Take one look at one of playwright Adam Seelig’s scripts and you’ll see this is no ordinary play. The sentences are irregularly scattered across the page with no punctuation, sparsely placed words and bountiful white space.
While the script looks more like a histogram than a play, there is a method to Seelig’s madness.
“When at first the actors look at the script, there is a moment of disorientation,” he said. “Within a minute of reading it, they realize there’s a natural quality to it, a real conversational quality.”
That conversational quality is partly what defines Seelig’s interpretation of poetic theatre. His production outfit, One Little Goat Theatre Company, focuses on the theatrical format that aims to present a highly interpretive play to the audience.
Seelig, who founded the company in 2002, is currently showcasing his fourth play, Like The First Time. The play is about a woman named Fulvia who is torn between her life as a single woman and her life as a wife and mother.
The playwright also directed Like The First Time, which is based on a play by Nobel Prize winner Luigi Pirandello.
Seelig said he previously utilized the bizarre script format in a poetic novel, but this was the first time he employed it dramatically.
“It allows for a real openness of interpretation for the actors,” he said. “It puts a lot of responsibility in their hands and their voices.”
He said the style developed naturally over the course of his writing. Due to generous white space on each page, the dialogue has to be short and punchy.
“Because of the format, I really can’t write all that many words,” Seelig said. “There’s hardly a word in this play that is more than two syllables long.”
But poetic theatre also demands a level of ambiguity not only in how the actors deliver their lines, but also in how the audience interprets the text.
“In traditional theatre, interpretations are imposed on the audience,” he said. “The audience is often expected to react in a certain way, is almost told to feel a certain way.”
Seelig said he left certain elements in the play unclear, such as why Fulvia left her family, in order to keep the audience asking questions throughout the play.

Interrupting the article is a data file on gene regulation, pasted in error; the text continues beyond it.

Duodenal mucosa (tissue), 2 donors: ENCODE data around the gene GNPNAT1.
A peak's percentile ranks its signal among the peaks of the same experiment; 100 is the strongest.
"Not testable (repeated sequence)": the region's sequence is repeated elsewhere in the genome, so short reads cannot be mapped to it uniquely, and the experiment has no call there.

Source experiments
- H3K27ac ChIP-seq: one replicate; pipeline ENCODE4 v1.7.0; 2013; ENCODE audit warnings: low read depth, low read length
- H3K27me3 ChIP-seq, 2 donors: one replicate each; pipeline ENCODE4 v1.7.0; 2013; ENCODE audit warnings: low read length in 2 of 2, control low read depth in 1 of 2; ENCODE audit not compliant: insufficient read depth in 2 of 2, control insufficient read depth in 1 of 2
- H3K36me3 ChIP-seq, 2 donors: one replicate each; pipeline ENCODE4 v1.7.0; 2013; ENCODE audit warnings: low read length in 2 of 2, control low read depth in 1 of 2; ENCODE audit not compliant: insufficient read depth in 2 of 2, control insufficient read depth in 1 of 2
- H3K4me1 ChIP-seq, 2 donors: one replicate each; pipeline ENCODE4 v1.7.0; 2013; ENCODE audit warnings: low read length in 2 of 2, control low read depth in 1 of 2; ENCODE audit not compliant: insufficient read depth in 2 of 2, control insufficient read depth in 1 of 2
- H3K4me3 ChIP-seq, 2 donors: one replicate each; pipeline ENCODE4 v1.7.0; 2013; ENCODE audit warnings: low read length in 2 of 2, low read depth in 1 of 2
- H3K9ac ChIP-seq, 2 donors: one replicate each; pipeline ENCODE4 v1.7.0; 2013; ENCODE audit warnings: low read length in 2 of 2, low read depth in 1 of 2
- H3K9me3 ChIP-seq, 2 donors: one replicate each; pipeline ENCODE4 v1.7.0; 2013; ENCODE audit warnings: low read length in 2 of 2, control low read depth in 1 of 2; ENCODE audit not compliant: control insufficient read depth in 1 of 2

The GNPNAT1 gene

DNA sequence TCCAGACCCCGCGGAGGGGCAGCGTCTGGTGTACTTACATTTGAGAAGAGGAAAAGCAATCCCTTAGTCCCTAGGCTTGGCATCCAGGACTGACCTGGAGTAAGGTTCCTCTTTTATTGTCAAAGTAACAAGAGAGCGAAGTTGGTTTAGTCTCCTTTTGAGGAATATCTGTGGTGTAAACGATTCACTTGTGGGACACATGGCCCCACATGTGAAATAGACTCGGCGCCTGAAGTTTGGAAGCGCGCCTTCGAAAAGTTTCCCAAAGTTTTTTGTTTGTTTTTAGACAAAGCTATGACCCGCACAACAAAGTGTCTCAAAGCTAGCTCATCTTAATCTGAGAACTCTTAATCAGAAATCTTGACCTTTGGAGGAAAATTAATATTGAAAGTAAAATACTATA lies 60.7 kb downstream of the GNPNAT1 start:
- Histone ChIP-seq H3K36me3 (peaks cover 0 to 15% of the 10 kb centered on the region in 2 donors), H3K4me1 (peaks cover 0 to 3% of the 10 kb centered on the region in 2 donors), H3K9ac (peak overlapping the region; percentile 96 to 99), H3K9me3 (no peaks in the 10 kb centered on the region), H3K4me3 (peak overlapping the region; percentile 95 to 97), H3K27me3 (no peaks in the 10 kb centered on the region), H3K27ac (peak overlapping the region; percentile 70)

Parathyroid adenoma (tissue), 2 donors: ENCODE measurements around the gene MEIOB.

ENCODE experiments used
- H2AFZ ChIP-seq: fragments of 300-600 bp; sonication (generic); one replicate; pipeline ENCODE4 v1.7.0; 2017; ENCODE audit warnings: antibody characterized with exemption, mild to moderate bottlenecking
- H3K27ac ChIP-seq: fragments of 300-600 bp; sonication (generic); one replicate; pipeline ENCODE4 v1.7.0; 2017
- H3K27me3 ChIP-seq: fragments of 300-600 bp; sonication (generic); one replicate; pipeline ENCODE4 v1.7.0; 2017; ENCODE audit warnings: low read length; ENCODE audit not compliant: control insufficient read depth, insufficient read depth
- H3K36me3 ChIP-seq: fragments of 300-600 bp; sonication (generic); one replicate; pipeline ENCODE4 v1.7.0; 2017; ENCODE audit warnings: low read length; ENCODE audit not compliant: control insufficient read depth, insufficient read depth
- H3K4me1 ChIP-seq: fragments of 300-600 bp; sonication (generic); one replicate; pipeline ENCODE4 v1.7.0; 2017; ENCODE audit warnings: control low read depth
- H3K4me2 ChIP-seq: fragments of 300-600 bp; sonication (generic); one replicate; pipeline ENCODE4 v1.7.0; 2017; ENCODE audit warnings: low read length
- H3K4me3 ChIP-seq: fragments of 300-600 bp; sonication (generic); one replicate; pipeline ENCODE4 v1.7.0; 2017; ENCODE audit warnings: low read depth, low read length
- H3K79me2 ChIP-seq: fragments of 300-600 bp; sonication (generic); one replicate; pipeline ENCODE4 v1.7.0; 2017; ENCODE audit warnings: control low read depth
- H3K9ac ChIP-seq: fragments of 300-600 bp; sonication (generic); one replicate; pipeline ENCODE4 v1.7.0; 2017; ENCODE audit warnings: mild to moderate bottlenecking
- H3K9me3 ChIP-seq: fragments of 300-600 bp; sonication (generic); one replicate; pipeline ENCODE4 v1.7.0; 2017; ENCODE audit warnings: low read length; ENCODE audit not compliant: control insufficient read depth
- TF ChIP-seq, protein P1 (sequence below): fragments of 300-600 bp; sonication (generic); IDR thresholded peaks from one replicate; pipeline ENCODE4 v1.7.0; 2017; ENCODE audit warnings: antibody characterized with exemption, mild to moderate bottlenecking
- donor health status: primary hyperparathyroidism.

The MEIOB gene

“With One Little Goat, we take a step back from that and rather than force our material on the audience, we really open it up to them as more of an offering,” he said.
Seelig had full artistic control over how the play would be presented and said while poetry and theatre have always gone hand in hand for him, he approaches the two very differently.
“I write the play, and then I put it down and forget about it,” he said. “When it comes time to direct, I pick it up with a new lens . . . That’s very important.”
After explaining his creative process, Seelig explained the main character in Like The First Time.
“I see Fulvia as a dramatic version of many of today’s contemporary women in our society,” Seelig said. “Women who are forced on a daily basis to live a double life as career women on the one hand and people with family responsibilities on the other.”
He hopes the play will inspire viewers to think critically about women’s roles in society and how they have changed or not over time.
“These are two worlds that are difficult to reconcile, and there are many women in our present city that experience that day in and day out,” he said. “That double life is represented dramatically in this play, in an exaggerated way.”
Seelig is the recipient of a Commonwealth Fellowship and a Stanford Golden Grant for his work on Samuel Beckett’s manuscripts. He lives in the Annex.
Like The First Time will be playing from Oct. 28 to Nov. 13 at the Walmer Centre Theatre.
For more information, visit www.onelittlegoat.org.
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